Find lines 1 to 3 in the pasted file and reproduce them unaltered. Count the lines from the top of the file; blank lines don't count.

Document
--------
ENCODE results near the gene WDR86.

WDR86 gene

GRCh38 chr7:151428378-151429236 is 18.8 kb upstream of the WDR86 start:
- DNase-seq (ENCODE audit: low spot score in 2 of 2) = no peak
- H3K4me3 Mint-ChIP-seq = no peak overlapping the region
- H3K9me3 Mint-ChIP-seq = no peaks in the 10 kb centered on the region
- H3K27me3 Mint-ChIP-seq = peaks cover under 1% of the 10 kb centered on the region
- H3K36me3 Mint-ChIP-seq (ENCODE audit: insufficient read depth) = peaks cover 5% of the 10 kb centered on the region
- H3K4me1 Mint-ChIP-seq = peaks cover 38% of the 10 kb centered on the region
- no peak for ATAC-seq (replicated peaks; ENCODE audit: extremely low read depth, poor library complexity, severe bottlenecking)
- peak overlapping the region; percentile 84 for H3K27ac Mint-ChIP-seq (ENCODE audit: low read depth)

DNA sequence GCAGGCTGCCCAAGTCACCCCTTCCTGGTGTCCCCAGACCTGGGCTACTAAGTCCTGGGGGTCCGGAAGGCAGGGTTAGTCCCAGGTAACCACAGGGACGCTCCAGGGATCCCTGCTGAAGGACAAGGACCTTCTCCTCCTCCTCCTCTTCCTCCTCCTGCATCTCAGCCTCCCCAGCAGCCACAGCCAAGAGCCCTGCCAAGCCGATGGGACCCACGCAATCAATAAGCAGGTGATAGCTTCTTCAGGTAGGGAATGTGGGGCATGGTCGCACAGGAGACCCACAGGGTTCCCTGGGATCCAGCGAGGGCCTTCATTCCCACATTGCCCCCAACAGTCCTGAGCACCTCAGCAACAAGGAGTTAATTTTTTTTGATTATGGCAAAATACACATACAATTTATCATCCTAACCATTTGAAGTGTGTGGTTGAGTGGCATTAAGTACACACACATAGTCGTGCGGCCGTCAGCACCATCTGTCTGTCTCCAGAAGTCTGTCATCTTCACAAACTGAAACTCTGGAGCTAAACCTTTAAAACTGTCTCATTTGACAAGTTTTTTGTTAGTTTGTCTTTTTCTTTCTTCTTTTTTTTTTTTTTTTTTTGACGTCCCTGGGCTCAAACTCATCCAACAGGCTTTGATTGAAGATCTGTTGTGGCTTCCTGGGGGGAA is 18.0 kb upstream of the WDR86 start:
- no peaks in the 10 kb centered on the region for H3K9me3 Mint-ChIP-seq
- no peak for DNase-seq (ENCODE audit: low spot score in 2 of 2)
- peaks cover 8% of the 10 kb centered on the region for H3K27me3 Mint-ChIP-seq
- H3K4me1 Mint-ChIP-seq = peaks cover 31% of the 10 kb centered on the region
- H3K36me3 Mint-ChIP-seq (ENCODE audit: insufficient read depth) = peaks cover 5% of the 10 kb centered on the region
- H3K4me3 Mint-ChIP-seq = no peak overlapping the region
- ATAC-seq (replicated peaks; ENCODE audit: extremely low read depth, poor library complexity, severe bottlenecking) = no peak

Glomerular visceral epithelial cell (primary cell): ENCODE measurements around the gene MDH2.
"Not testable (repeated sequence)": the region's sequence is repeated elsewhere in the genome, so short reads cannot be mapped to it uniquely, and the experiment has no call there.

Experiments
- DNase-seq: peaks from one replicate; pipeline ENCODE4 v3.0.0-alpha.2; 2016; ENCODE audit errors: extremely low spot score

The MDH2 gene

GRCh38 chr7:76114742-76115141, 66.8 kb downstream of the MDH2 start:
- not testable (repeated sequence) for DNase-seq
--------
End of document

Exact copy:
ENCODE results near the gene WDR86.

WDR86 gene

GRCh38 chr7:151428378-151429236 is 18.8 kb upstream of the WDR86 start: